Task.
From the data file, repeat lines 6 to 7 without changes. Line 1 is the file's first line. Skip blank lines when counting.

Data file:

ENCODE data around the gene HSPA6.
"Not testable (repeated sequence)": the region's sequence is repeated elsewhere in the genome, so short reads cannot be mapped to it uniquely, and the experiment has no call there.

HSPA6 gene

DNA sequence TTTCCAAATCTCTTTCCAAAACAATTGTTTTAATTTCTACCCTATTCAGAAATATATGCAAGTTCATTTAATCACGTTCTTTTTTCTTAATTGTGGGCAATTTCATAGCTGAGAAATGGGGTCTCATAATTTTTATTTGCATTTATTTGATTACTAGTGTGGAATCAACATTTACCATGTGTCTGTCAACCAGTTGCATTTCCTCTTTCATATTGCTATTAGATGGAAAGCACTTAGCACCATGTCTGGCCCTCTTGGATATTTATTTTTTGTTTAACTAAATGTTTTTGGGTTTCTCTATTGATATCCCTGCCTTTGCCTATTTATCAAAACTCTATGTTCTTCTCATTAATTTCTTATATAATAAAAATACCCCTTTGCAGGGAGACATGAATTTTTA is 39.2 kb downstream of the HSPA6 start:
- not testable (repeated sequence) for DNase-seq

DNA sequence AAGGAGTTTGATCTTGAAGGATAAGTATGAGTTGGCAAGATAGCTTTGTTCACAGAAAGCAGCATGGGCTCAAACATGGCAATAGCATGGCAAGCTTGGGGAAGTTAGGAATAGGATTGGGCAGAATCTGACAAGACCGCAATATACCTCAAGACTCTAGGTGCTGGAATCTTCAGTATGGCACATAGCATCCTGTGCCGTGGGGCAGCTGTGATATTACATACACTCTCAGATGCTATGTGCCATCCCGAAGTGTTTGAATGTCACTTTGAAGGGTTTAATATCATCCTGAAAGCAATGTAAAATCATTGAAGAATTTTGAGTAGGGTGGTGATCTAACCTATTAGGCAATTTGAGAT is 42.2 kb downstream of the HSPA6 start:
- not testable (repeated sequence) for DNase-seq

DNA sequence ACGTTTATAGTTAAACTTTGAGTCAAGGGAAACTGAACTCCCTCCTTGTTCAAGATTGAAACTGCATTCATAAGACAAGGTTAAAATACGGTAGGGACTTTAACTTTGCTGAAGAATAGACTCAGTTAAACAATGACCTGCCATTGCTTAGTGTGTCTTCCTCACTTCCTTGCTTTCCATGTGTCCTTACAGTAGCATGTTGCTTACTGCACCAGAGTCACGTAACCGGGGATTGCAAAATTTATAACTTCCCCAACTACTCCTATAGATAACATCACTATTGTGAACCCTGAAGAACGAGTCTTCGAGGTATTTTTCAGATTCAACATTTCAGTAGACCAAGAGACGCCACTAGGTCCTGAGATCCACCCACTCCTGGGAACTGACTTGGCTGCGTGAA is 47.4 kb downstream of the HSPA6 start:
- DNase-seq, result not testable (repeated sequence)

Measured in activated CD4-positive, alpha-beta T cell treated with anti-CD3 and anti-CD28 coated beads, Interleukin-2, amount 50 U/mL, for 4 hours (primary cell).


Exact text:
DNA sequence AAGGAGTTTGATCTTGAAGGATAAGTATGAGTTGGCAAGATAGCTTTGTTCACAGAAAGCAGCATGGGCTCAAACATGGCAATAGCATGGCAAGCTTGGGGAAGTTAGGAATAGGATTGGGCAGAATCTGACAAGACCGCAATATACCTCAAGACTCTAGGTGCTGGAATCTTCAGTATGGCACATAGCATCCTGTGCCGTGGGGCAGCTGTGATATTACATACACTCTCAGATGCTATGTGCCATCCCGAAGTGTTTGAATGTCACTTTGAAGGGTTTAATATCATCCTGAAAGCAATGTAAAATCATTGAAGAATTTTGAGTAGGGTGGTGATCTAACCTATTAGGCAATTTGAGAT is 42.2 kb downstream of the HSPA6 start:
- not testable (repeated sequence) for DNase-seq